BEYOND THE NUMBERS
Although the Senate Budget Committee will hold a hearing tomorrow titled “The Coming Crisis: Social Security Disability Trust Fund Insolvency,” Disability Insurance (DI) is not, in fact, in crisis. Here, briefly, are the facts (see our chart book and blog posts for more):
- DI’s recent growth stems mostly from well-understood demographic factors. The aging of the baby boomers into their 50s and 60s (peak ages for DI receipt), the rise in women’s labor force participation (which means more women now qualify for benefits), and the rise in Social Security’s full retirement age (which delays DI beneficiaries’ reclassification as retired workers) all contributed to the growth in the DI rolls. Those pressures are easing, and the DI rolls have barely grown for the last two years (see chart).
- The need to replenish DI was long anticipated and has a simple solution. Rebalancing payroll taxes between DI and Social Security’s separate Old-Age and Survivors Insurance (OASI) fund, in either direction, is a traditional and historically noncontroversial way to even out the programs’ finances. Due to the last two such measures, DI now needs more funds soon while the OASI fund doesn’t. The DI trust fund is expected to run out in 2016 — the same year lawmakers expected back in 1994, when they approved the last rebalancing. Reallocating a small share of the payroll tax from OASI to DI would avert a 20-percent cut in DI benefits in 2016 and make both the OASI and DI trust funds solvent until 2033.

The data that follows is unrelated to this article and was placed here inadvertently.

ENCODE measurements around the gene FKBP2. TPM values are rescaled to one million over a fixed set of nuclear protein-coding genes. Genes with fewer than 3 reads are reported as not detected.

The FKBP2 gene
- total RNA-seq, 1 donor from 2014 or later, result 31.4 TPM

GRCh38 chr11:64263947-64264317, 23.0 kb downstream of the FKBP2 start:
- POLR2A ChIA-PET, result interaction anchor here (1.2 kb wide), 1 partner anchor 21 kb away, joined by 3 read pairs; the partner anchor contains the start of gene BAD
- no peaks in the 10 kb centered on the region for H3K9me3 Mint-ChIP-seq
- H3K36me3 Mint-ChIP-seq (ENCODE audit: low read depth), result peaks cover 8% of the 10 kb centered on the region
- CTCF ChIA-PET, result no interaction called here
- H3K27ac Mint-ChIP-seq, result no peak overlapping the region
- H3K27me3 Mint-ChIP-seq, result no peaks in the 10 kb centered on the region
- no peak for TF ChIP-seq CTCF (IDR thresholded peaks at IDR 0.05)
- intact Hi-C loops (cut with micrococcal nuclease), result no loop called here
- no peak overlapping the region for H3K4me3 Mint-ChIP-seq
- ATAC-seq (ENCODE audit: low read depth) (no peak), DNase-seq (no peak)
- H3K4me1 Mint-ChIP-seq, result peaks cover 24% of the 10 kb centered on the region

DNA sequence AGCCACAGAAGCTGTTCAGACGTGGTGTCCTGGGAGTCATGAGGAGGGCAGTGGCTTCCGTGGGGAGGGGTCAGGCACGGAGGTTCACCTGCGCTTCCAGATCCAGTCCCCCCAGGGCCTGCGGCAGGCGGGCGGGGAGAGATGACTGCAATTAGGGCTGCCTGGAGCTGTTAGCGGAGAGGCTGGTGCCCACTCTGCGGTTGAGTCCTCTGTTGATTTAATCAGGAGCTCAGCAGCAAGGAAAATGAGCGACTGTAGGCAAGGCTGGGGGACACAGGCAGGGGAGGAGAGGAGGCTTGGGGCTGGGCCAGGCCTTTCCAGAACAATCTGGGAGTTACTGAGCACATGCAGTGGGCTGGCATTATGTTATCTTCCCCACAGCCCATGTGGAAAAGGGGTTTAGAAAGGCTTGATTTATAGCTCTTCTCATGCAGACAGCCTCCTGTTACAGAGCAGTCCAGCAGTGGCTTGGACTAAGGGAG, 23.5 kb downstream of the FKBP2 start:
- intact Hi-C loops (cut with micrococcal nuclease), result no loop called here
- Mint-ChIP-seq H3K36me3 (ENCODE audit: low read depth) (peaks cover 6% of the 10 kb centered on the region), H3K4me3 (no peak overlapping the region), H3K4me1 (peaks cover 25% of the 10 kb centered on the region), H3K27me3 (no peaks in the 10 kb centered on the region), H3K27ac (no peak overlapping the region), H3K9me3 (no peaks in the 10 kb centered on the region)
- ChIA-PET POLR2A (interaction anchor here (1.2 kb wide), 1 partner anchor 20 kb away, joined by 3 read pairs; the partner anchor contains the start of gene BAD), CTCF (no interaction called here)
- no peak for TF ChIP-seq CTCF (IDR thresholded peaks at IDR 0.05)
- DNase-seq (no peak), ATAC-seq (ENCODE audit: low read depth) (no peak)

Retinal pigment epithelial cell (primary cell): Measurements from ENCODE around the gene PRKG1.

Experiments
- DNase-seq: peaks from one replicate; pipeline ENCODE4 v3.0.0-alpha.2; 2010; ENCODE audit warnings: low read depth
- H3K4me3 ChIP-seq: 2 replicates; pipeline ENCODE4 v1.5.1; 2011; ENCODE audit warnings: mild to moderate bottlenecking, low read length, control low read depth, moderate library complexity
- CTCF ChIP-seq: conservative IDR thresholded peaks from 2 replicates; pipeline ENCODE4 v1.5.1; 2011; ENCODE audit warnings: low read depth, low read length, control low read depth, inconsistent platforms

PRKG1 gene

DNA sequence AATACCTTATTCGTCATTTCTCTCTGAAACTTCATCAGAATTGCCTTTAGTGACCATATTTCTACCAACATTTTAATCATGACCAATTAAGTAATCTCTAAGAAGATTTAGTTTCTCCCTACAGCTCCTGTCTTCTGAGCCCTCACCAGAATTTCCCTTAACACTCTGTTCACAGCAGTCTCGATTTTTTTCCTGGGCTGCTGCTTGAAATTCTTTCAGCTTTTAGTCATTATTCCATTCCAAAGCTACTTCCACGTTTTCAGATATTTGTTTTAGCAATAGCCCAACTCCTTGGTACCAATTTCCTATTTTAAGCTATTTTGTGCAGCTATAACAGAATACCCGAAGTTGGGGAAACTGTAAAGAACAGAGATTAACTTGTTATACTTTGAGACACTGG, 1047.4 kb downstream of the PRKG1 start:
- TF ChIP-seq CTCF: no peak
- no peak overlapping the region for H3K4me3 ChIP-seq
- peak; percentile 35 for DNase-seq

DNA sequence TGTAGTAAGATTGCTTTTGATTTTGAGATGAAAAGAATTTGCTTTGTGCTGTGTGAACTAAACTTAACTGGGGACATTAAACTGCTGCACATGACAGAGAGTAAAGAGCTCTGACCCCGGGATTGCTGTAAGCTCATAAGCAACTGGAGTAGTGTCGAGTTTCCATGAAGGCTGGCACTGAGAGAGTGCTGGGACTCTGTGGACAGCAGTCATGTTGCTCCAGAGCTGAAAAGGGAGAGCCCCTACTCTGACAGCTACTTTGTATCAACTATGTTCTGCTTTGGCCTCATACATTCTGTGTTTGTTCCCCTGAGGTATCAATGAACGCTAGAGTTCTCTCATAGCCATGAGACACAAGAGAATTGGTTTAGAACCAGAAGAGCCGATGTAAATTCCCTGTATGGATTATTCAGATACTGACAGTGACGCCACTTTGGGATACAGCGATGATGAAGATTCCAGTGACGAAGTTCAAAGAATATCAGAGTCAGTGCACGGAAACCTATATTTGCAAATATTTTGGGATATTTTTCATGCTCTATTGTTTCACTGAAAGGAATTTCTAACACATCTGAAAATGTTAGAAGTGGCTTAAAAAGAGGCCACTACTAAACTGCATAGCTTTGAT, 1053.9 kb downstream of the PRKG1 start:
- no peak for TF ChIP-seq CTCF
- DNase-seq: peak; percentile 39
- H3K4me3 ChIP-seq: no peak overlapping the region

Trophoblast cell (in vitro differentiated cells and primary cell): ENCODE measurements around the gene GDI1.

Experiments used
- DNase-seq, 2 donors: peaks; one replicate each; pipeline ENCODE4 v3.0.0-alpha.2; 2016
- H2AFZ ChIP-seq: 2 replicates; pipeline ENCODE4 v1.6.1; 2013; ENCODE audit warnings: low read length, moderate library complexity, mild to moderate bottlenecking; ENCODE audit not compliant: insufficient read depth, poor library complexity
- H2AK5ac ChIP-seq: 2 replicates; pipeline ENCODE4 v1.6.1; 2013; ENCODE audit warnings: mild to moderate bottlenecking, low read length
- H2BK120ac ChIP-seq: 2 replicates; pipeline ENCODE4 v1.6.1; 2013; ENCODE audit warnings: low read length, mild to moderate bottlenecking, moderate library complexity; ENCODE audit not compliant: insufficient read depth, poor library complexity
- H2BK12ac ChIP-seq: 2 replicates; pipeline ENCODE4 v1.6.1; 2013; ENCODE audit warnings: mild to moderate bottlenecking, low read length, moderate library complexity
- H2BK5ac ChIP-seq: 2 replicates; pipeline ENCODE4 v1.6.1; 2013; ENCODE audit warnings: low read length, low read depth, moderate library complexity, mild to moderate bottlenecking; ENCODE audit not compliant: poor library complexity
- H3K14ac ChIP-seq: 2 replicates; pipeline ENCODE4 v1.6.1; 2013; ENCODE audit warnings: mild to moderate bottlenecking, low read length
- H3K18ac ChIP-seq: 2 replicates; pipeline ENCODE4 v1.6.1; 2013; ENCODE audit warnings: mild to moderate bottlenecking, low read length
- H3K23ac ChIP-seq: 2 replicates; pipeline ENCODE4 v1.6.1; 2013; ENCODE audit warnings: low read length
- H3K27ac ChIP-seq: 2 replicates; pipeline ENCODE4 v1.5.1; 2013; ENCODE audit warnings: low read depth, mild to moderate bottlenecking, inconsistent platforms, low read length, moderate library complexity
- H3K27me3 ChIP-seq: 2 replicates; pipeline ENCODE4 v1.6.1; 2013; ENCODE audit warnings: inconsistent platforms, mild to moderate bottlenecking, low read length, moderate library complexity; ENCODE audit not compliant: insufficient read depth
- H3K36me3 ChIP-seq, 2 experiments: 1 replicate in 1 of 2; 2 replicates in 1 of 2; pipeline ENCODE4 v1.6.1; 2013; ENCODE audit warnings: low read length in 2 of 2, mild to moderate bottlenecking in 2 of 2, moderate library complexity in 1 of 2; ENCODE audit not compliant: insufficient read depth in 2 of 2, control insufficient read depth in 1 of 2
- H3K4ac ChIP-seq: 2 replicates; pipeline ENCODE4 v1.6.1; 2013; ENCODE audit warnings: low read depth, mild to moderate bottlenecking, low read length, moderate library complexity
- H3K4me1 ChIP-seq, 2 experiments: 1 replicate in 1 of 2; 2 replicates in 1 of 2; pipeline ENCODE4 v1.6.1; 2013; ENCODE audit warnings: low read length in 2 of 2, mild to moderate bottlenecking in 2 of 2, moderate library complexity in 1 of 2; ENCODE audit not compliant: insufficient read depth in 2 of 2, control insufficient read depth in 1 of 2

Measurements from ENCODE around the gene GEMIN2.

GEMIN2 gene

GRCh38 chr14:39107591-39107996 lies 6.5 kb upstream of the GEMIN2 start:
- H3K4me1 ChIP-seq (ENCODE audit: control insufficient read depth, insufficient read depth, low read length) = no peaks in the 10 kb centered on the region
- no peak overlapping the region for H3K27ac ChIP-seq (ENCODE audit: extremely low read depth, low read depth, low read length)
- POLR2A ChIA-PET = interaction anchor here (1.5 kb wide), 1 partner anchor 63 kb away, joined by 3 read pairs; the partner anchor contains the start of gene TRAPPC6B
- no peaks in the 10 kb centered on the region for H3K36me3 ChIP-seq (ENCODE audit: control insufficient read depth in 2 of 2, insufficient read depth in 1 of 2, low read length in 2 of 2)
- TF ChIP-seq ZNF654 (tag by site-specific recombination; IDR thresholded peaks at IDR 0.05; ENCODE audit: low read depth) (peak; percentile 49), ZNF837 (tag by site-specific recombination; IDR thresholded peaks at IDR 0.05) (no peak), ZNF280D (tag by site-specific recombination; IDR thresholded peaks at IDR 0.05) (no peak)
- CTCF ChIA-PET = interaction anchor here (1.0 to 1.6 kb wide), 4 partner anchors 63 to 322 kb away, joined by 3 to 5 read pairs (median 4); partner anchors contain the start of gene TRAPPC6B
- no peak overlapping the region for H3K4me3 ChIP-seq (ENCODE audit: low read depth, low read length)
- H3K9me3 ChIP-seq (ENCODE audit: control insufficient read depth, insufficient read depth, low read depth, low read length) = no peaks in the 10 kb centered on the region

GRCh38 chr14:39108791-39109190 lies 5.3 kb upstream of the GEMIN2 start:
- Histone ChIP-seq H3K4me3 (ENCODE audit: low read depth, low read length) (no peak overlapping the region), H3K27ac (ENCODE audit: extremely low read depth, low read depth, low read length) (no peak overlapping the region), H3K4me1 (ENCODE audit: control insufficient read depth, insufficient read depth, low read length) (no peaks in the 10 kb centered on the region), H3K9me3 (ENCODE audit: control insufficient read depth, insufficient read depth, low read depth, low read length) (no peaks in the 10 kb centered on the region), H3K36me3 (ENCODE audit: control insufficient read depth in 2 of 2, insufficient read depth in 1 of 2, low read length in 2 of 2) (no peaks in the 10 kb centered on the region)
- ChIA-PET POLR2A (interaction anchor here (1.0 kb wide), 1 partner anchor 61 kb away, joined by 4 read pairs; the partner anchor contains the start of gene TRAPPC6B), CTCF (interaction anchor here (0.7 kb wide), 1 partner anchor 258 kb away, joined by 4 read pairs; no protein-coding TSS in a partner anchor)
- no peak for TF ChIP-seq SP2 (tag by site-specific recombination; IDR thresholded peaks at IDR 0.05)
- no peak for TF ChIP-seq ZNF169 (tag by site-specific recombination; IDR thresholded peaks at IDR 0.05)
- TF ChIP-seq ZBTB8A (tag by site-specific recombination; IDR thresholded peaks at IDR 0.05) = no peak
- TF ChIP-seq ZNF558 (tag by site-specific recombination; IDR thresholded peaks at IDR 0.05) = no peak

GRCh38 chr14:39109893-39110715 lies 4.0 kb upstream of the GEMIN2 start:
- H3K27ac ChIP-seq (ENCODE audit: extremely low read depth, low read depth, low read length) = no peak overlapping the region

- DI’s eligibility standards are strict. Applicants must provide convincing medical evidence from qualified sources, and most applications are denied. (Those rejected applicants struggle in the labor market, evidence that DI’s standards are indeed stringent.) The Social Security Administration regularly reviews beneficiaries to weed out those who have recovered.
- Most DI beneficiaries are older. A typical beneficiary is in his or her late 50s or early 60s, with a high-school education or less and a history of physically demanding jobs. About 13 percent are veterans. DI recipients have high mortality rates: they’re at least three times as likely to die as other people their age.
- DI benefits are extremely modest. The average disabled worker receives $1,165 a month and virtually all (99.4 percent) get less than $2,500. Those benefits make a big difference, since DI beneficiaries — especially those who aren’t married — are far likelier to be poor or near-poor than other people.
- The United States spends less on disability benefits than most other advanced countries. The United States ranks 26th among the 34 members of the Organisation for Economic Co-operation and Development in spending on disability benefits as a share of the economy. The Netherlands, which DI critics often propose as a model, spends twice as much as the United States.
Even with its strict standards and modest benefits, this vital part of Social Security offers important protection to all working Americans.